California voters weigh measure to cap dialysis profits |

California voters weigh measure to cap dialysis profits

Associated Press
In this photo taken Monday, Sept. 24, 2018, Adrian Perez undergoes dialysis at a DaVita Kidney Care clinic in Sacramento, Calif. If approved by voters in November, Proposition 8, would limit dialysis clinics' profits.
AP Photo/Rich Pedroncelli

SACRAMENTO, Calif. — California voters heading to the polls Tuesday will decide whether to restrict dialysis clinics’ profits through a union-funded ballot measure supporters say will improve patient care.

The measure, Proposition 8, caps profits at 15 percent of what clinics spend on patient care and quality improvement. Dialysis companies opposing it say it would reduce patients’ access to care.

The fight over the measure is the most expensive battle on the 2018 ballot, generating more than $130 million in campaign contributions. A health care workers union, Service Employees International Union-United Healthcare Workers West, funded the $18 million supporting campaign.

The union argues Proposition 8 will stop the dialysis companies from cutting corners and force them to invest more of their profits into patient care. They argue the profit-hungry companies overwork their staff and fail to adequately clean clinics, which hurts patients.

Dialysis companies contributed more than $111 million to kill the measure, blanketing the airwaves with ads. It’s the most one side has dropped on a U.S. ballot initiative since at least 2002. Most of that money comes from the two largest dialysis companies operating in California: Colorado-based DaVita Inc. and Germany-based Fresenius Medical Care.

They say the measure is a tactic to pressure the dialysis companies to let workers unionize and will force clinics to close. Most California clinics provide high quality care, Proposition 8 opponents argue.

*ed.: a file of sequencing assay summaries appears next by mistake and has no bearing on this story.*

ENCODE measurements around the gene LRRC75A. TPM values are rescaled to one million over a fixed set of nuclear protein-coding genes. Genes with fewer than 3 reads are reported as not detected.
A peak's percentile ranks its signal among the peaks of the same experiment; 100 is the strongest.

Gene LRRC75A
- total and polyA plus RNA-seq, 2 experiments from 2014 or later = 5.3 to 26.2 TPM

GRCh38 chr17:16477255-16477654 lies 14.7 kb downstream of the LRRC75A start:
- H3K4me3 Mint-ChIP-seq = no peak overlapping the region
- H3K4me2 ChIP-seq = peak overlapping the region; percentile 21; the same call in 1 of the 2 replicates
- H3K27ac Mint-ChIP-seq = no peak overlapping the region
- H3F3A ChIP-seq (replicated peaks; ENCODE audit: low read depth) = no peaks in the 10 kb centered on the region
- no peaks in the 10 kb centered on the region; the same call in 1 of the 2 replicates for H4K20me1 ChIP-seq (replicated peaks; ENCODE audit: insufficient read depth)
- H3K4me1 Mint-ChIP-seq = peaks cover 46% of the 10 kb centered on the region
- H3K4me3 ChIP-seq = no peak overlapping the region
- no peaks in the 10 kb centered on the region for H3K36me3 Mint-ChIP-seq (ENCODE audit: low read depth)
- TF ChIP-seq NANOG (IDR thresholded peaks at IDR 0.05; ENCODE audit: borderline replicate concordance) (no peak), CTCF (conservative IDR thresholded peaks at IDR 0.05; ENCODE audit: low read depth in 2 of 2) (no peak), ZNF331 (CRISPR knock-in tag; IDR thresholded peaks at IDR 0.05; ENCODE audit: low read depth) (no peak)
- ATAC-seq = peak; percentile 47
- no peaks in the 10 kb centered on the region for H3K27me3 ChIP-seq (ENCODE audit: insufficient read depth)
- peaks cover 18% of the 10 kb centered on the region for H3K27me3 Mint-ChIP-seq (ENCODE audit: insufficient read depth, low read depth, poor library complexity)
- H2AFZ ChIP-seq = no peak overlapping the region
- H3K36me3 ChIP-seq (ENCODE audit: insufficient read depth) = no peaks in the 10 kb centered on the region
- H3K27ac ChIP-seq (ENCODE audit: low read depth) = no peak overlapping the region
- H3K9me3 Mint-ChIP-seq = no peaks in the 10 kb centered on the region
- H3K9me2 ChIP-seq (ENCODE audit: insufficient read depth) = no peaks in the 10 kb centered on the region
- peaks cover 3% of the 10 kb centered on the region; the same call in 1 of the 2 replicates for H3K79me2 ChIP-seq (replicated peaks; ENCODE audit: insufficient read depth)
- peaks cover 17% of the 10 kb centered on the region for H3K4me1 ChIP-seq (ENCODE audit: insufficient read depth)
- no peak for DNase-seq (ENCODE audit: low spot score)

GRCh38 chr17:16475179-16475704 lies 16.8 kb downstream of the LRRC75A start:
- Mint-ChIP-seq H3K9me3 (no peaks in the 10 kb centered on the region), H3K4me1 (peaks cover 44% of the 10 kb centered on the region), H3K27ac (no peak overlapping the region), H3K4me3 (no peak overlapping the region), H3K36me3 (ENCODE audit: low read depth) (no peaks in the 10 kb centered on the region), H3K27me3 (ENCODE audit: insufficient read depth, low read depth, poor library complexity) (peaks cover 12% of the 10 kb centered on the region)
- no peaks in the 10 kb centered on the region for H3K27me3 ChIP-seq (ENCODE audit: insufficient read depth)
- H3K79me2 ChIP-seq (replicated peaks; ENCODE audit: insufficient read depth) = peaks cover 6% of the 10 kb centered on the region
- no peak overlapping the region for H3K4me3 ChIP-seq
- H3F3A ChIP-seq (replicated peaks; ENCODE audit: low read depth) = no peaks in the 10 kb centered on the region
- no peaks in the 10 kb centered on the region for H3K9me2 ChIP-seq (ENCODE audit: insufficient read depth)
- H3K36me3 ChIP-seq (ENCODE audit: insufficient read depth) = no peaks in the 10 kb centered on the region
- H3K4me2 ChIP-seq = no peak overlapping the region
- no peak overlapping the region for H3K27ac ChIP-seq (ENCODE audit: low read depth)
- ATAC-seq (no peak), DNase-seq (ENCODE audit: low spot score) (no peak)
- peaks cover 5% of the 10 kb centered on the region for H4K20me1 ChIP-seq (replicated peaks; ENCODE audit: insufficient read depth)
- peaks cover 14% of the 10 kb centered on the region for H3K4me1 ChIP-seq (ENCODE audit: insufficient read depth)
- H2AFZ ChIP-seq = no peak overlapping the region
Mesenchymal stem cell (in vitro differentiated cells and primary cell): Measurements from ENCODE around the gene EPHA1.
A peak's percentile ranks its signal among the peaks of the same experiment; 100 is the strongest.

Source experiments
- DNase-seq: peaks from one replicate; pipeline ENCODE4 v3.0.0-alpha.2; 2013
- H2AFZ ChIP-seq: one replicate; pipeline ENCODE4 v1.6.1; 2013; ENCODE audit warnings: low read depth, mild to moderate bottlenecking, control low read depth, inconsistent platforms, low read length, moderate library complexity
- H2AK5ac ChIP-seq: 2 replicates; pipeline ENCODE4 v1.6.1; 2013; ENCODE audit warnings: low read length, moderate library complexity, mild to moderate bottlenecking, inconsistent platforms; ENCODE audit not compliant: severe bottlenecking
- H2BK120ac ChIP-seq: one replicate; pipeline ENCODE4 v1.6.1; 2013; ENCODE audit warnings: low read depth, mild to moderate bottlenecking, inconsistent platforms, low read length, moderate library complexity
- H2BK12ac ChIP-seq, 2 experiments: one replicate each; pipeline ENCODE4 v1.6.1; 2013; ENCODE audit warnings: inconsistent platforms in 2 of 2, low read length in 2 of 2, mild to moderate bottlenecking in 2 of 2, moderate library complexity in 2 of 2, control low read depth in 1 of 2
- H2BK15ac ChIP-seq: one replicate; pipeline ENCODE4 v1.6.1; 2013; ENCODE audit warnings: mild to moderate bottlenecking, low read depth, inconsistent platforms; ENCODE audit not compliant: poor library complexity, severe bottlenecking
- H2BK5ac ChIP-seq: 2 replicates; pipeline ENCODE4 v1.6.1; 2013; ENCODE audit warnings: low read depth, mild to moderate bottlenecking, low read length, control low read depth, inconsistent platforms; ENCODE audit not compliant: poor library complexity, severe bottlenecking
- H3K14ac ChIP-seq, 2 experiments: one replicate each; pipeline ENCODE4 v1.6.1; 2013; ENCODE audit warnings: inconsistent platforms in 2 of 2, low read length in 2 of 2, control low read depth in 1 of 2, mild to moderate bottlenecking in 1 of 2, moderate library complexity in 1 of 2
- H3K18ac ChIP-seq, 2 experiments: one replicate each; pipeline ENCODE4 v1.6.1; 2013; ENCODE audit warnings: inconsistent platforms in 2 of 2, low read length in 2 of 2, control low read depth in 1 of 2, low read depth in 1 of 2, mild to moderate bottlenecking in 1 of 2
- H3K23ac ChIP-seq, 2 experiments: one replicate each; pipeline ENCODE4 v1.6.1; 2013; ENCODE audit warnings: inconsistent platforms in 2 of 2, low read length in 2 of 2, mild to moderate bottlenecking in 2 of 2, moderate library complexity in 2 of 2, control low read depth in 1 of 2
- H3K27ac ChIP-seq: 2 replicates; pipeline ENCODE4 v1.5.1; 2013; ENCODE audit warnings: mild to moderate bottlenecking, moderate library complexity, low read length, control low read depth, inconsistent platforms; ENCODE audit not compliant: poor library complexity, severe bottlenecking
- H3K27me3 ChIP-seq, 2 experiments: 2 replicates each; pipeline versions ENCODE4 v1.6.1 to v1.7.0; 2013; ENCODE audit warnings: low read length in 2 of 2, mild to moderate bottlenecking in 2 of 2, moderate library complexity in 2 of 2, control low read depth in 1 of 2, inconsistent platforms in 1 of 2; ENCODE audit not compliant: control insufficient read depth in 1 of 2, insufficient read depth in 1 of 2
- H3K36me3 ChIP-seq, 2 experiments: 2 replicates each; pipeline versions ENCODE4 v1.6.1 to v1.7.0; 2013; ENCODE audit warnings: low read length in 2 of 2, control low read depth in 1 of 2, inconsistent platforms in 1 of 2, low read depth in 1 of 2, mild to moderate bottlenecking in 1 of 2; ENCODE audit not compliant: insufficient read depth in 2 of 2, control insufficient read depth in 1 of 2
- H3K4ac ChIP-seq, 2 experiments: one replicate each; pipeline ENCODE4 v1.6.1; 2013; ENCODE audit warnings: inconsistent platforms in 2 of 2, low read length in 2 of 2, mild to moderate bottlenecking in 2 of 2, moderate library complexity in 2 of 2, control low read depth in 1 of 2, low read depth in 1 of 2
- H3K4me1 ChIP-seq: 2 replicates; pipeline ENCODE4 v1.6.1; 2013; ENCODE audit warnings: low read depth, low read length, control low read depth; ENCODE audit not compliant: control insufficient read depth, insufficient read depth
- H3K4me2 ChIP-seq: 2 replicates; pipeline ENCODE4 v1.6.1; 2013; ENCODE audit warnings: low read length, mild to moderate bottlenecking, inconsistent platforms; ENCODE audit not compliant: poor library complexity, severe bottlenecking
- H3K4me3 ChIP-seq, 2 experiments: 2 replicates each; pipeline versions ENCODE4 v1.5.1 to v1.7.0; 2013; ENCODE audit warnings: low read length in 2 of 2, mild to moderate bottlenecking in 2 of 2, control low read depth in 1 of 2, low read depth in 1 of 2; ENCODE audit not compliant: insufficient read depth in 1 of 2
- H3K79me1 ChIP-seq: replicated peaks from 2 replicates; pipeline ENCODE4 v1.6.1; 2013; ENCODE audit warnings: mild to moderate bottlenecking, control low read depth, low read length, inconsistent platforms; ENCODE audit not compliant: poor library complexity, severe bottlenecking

Tens of thousands of patients receive dialysis treatment in California each month, according to the nonpartisan Legislative Analyst’s Office. Dialysis patients typically undergo treatments lasting hours three times a week where machines filter their blood, essentially performing kidney functions outside the body.

The Legislative Analyst’s Office estimates dialysis companies make roughly $3 billion in annual revenue from their California operations.

Dialysis clinics say critical management expenses will be counted as profits, which would bankrupt clinics. The union says the dialysis companies are wrong and are using the argument about bankrupting clinics to scare voters.

The law doesn’t spell out exactly which expenses will count as patient care and quality improvement and which will be classified as profits. If the measure passes, that determination will likely be made by the courts and state regulators tasked with implementing the law.

The measure is one of several health care-related issues on the ballot. Proposition 4 would allocate $1.5 billion in bond funding for children’s hospitals. If approved, that money would fund construction, renovation, expansion and new equipment and would be paid back over time with interest. Proposition 11 would let private ambulance companies require workers stay on-call during paid breaks.

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